If Western communities seem obsessed with the policies and budget priorities of the U.S. Department of the Interior, it’s with good reason.
Interior has its fingerprints all over local economies near public lands. From mineral development and grazing to outdoor recreation and Payments in Lieu of Taxes, the department shapes economic conditions in the rural West in a way that few folks east of the Mississippi can understand or appreciate.
Mesa County, with a huge amount of federally managed land and a National Park Service property to boot, is disproportionately affected by Interior’s moves.
There’s plenty to like in Secretary Ryan Zinke’s proposed $11.7 billion budget proposal, especially a legislative proposal to establish a Public Lands Infrastructure Fund, which would provide up to $18 billion to address a backlog of deferred maintenance in national parks, national wildlife refuges and Bureau of Indian Education schools.
“Our parks and refuges are being loved to death,” Zinke said in a press release. Our own Colorado National Monument has a deferred-maintenance backlog in excess of $20 million. Anything that can spruce up our area’s biggest attraction would be a welcome change from years of underfunding the National Park Service.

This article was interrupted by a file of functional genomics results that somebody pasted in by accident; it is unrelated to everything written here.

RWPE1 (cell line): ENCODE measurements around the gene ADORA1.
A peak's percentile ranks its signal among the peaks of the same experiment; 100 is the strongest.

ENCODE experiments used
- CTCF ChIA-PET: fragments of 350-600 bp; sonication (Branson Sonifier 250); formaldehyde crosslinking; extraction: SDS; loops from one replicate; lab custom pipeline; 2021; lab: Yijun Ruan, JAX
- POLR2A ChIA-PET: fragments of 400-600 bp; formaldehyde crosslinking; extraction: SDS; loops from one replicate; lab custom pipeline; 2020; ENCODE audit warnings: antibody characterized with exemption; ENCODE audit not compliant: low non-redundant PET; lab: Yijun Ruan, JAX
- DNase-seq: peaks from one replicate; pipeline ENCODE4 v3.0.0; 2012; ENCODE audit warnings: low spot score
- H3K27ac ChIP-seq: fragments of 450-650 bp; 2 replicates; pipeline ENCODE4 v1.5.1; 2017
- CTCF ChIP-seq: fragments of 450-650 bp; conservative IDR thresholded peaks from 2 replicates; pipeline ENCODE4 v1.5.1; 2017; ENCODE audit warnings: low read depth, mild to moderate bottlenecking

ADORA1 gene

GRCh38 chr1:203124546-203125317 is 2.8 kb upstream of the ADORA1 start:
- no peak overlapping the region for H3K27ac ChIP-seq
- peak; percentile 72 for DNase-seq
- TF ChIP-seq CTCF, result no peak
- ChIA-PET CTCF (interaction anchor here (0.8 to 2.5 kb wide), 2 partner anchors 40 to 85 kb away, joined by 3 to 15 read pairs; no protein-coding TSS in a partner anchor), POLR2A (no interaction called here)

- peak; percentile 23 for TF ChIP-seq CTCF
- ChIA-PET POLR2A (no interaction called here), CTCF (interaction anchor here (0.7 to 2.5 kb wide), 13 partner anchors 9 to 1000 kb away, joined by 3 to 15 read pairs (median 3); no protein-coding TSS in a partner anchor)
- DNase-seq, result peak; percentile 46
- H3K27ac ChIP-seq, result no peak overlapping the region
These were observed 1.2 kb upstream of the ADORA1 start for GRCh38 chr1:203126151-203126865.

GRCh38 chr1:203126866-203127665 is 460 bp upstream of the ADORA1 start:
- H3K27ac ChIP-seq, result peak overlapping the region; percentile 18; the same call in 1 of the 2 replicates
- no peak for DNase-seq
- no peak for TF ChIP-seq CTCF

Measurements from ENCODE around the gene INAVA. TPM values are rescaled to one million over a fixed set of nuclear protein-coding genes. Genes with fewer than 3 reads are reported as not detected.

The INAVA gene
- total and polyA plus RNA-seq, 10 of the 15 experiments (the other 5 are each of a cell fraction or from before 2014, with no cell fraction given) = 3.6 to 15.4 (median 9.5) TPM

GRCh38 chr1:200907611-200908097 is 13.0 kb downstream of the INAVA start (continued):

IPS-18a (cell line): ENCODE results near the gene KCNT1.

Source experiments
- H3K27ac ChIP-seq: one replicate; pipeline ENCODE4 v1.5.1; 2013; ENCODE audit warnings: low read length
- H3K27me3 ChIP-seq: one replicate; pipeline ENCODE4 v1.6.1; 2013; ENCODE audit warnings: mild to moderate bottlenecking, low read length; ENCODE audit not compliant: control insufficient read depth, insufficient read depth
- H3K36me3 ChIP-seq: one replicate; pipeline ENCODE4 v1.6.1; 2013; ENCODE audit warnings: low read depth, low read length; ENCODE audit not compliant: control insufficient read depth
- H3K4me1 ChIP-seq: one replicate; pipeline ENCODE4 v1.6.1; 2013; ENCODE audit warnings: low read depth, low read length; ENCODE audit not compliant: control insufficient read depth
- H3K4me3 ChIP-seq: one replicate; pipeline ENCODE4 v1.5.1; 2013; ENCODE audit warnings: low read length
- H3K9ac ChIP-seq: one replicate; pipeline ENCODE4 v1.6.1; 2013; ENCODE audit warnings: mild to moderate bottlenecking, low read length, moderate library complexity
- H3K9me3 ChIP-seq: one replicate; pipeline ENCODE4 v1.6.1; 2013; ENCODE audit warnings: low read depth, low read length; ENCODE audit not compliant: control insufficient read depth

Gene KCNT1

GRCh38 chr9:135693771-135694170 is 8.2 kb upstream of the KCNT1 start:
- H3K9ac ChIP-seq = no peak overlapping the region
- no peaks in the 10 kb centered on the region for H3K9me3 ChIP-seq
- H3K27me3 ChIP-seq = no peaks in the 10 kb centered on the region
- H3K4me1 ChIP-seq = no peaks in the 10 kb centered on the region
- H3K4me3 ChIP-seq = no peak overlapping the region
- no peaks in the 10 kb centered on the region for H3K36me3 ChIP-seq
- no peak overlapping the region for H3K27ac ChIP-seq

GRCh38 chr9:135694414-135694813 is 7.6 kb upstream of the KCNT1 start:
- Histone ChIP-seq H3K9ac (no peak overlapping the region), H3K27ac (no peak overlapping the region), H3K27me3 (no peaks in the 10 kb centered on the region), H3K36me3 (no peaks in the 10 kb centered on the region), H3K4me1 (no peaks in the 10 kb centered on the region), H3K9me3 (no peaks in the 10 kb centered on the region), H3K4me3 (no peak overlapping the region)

But there’s a rub here. There always is. Interior’s proposed budget for Fiscal Year 2019 represents a 16 percent reduction over the previous year and a 7 percent overall cut to the National Park Service. Funding for NPS operations remains flat and the budget proposes cuts to cultural programs, land acquisition and a grant program that leverages philanthropic giving. The special fund to tackle deferred park maintenance would come from energy leasing revenues.
The proposition of opening up more land and waters for oil and gas development to rebuild the National Park System naturally rubs conservation groups the wrong way. It’s like tying funding for a healthy eating initiative to fast food sales.
Much of what Zinke’s budget attempts to do sounds good. It “enables Interior to carry out its core mission of responsible multiple-use of public lands in a way that both conserves America’s iconic landscapes and supports responsible resource development,” according to Interior’s press shop.
But as we learned long ago, “responsible” is in the eye of the beholder.
We would prefer that the National Park Service not have to endure cuts at the same time it’s being promised money to fix longtime problems. But we’re reminded that Congress has painted itself into a corner on nearly all budget matters. If the money for the repair backlog wasn’t coming from energy revenues, where would it come from? More debt-financed budget deals?
— The (Grand Junction) Daily Sentinel,